There is no main cultural policy document addressing national minority groups and this issue is not listed as a policy priority in the government’s current list of cultural policy priorities, as there are only a few national minority groups.
The number of foreigners in San Marino is not enough to justify a specific legislation for the recognition and protection of minorities. Nevertheless, the few cultural minorities which do live on the territory enjoy full respect in conformity with the principles stipulated by the 1974 “Declaration on the Citizens’ Rights” and by the following laws, which supplemented and partially amended this Declaration (see chapter 4.1.1). In December 2014, out of 33 738 inhabitants present on the territory (including residents and permit holders), the number of immigrants was 372. These are mainly Italians, followed by Romanians, Argentineans, Brazilians, Americans and other minority groups not exceeding 40 people. The increasing number of people having a different religion, culture, belief and language has never caused intercultural problems or conflicts. Those minorities which have formed cultural associations enjoy, like all those participating in the Council of Cultural Associations and Cooperatives, special benefits, also of an economic nature (see chapter 7.2.4). Moreover, the State periodically sponsors the organisation of some events to highlight uses, traditions, cuisine etc., of an ethnic or cultural group located in San Marino. In 2004, events were organised on the music of France and Africa; on Peru and on the 50th anniversary of the Bahà’ì faith. These events, however, are not the result of a government policy for the assimilation or integration of a group. In 2007, with the participation and sponsorship of different Ministries and the Russian Association “The world of culture”, a concert of Russian music was organised; the initiative was among the cultural events organised on the occasion of the official visit of the President of the Russian Federation to Italy.
In 2005, a group of volunteer women founded an association called “Le amiche di Ruth” (Ruth’s girlfriends) organising various courses (language, computer, cooking, etc.) for foreign women living in San Marino. The aim is not only to facilitate their inclusion in the local society and culture, but also to establish a more conscious relationship with people from different backgrounds and to stimulate cultural exchange for mutual enrichment. A freetraining course on private home assistance is organised by the Vocational Training Centre; this is mainly addressed to foreign women working in San Marino as private carers for the elderly. This course includes Italian classes and the teaching of San Marino culture and traditions to promote their integration in society. In order to facilitate attendance at the course, free public transport is organised for the participants. In some places of worship, private carers can attend religious rites other than those of the Roman Catholic Church. Moreover, some trade unions and NGOs, in collaboration with the State, offer private carers and their employers an information service on employment, pensions and social security contributions, as well as on residence permits. Italian language courses, organised by the Ministry of Education, continue to attract a high number of immigrants. Inside the information magazine of the political party “Sinistra Unita”, a column offers support to immigrants looking for work, by publishing their advertisements.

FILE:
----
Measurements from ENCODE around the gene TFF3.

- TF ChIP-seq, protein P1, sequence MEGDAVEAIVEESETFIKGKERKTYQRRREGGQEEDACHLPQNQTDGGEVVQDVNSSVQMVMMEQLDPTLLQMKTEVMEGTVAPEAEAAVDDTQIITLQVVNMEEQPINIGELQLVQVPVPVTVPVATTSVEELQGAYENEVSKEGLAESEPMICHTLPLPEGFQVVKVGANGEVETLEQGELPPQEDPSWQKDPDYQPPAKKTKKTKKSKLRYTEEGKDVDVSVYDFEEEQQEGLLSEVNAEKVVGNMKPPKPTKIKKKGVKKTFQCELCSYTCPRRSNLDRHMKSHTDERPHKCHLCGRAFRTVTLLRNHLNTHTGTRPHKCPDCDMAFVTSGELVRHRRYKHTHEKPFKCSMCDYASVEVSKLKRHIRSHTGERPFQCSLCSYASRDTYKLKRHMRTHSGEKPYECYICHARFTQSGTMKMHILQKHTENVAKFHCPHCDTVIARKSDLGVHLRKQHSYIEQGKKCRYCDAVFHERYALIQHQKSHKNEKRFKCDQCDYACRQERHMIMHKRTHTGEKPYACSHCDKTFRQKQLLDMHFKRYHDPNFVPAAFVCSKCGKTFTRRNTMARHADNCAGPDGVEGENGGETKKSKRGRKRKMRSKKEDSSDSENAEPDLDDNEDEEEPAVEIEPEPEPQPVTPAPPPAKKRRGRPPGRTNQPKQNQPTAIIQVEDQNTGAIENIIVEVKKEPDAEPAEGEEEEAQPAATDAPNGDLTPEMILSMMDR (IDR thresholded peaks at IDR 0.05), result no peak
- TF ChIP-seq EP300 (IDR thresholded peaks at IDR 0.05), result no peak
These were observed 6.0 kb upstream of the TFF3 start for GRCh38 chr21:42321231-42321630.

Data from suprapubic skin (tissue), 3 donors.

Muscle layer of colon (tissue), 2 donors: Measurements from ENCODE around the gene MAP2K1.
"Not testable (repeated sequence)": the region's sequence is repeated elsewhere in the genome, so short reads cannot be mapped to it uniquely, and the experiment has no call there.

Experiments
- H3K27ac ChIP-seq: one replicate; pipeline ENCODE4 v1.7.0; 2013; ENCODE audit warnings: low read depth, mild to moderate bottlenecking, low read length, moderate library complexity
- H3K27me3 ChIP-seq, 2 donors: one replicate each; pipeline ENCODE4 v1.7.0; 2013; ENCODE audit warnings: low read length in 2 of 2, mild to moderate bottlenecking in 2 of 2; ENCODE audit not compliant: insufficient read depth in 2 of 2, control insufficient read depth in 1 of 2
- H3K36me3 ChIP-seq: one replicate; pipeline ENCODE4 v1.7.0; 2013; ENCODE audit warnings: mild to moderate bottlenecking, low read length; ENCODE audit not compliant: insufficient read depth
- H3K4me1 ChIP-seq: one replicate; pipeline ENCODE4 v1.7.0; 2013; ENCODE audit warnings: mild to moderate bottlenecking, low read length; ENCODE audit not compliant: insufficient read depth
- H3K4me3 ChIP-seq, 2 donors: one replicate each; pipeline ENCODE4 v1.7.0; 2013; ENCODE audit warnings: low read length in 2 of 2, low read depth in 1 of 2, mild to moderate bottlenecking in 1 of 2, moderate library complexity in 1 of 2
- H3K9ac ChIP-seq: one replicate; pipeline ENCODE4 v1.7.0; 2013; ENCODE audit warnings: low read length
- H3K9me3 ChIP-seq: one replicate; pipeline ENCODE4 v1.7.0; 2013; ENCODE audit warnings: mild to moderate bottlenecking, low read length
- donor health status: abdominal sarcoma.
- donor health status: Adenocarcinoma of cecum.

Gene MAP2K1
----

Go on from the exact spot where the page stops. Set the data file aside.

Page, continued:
In 1988, San Marino signed the European Convention for the Protection of Human Rights and Fundamental Freedoms and the Framework Convention for the Protection of National Minorities in 1996. In 2005, the Republic signed the Additional Protocol n. 14 to the European Convention of Human Rights.
On 19 May 2006, San Marino signed the Council of Europe Framework Convention on the Value of Cultural Heritage for Society and the UNESCO Convention on the Protection and Promotion of the Diversity of Cultural Expressions. Currently, the Ministry of Foreign and Political Affairs and the Ministry of Education, Culture and University are working to ratify the latter, in line with the policies to support intercultural dialogue adopted by the San Marino government and affirmed within the international fora where the Republic is represented. In particular, the protection and promotion of diversities was among the priorities of the San Marino Chairmanship of the Committee of Ministers of the Council of Europe; even after the six-month Chairmanship is over, these issues and ideals are still very important, representing the basis of San Marino’s social and political agenda.